A former Rincon City Council member will be running for a seat on the Effingham County Board of Commissioners.
Michael King will announce his candidacy for the District 2 post Wednesday at 5:30 p.m. in front of Guyton City Hall.
“I’ve thought about it off and on for the past year or so,” King said of the running for the seat currently held by Myra Lewis. “I’ve really concentrated on it and have had people approach me about my interest in doing so in the last few months.
“My desire is to give back to the community I grew up in and serve the people and look out for their best interests,” he added. “I think, sometimes, elected officials can lose sight of that. I think we’re facing some challenging economic times and I think we need to better address how we spend the taxpayers’ dollars.”
King also had concerns about the property assessments in the county and the impacts those have on residents, especially as many are out of work.
“While property values are decreasing, the property assessments done by the county are increasing. It seems like the tax burden on the average person in Effingham County keeps going up,” he said. “We need to see where our priorities should be and where we’re spending the money we do have, because we’re going to have less and less of it in the years to come.”
King is a graduate of Effingham County High School and of Georgia Southern University, where he obtained a master’s in public administration. He is a vice president of VNS Corporation, a building materials supply company with operations in Rincon. He and his wife Jennifer have four children.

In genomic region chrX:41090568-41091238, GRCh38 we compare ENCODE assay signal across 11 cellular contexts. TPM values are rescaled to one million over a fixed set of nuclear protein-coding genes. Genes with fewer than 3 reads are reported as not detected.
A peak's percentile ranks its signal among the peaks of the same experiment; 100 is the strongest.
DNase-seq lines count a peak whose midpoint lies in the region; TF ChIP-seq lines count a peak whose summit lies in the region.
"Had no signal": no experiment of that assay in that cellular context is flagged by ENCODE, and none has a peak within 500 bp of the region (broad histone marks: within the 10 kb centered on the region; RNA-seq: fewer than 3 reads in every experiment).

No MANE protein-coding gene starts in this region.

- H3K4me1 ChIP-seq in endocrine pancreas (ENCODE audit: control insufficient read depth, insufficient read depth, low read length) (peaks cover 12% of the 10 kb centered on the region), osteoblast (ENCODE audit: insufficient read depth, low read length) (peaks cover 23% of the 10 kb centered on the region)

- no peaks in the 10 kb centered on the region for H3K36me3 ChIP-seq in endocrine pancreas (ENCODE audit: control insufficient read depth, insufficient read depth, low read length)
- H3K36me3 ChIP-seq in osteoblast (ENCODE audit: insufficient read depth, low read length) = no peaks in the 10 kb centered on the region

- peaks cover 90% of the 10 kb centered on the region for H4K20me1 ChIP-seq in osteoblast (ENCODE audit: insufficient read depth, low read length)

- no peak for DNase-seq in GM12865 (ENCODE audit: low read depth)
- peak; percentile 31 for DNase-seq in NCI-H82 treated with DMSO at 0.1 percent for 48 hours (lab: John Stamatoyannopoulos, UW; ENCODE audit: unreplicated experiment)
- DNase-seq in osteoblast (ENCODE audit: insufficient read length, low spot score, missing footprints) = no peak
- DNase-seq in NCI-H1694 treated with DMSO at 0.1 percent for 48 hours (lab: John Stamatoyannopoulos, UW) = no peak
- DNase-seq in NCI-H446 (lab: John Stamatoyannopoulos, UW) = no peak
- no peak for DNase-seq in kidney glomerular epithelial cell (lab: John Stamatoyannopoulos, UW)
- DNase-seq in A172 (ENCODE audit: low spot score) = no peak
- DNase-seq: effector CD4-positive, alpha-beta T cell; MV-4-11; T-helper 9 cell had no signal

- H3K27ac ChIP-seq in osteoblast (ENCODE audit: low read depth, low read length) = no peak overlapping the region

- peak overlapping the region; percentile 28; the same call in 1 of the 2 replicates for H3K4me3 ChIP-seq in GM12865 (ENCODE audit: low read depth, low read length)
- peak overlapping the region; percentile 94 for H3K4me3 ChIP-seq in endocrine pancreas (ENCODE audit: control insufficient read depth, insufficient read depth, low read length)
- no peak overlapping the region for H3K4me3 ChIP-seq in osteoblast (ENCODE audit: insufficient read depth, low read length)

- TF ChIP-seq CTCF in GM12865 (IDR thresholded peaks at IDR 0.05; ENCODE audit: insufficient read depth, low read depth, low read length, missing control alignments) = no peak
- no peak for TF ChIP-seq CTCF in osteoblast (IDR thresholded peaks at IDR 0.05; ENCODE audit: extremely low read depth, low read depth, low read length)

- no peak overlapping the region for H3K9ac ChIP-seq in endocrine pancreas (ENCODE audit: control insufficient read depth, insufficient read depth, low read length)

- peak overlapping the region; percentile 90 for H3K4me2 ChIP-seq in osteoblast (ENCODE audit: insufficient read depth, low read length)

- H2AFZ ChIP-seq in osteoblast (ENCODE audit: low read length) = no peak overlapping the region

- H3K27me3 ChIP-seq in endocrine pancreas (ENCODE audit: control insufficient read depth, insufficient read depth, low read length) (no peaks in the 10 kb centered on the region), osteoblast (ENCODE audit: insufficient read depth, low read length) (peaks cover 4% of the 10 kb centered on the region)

A 1999 graduate of Leadership Effingham, King is deacon chairman of New Providence Baptist Church and serves on the executive board of the Coastal Workforce Investment Board.
He also said Effingham is not immune from a national groundswell seeking a new direction.
“It’s an overall atmosphere or environment in our county that people want to see a change in leadership,” King said. “They’re looking for some leadership. We’re experiencing the same kind of mood the rest of the country is in. People have gotten more engaged and are paying more attention to things.”
According to King, his time on the Rincon City Council also can help the commissioners in their talks with the three municipalities. He noted the relationship between the county and the cities has not always been good.
“Part of what I can bring to the table is I understand the mindset and the priorities of the municipalities and how they are looking at things,” he said. “A citizen of a municipality is also a citizen of the county. Sometimes we draw lines that don’t necessarily need to be there in order to get things done. I hope some of that will help with communication. Maybe we can improve our relationships between the county and municipalities and the other entities.”
The county will have to form partnerships both inside the county lines and across the lines to get some things done, such as the Effingham Parkway, King said.
“I think we’re going to be forced to, as a community, to think outside the box when it comes to funding things that need to be done,” he said. “Everyone knows there’s not any money for the Effingham Parkway. We’ve got to be able to come together as a community and come up with some alternate ways to get some things done. We need to be open to doing that.”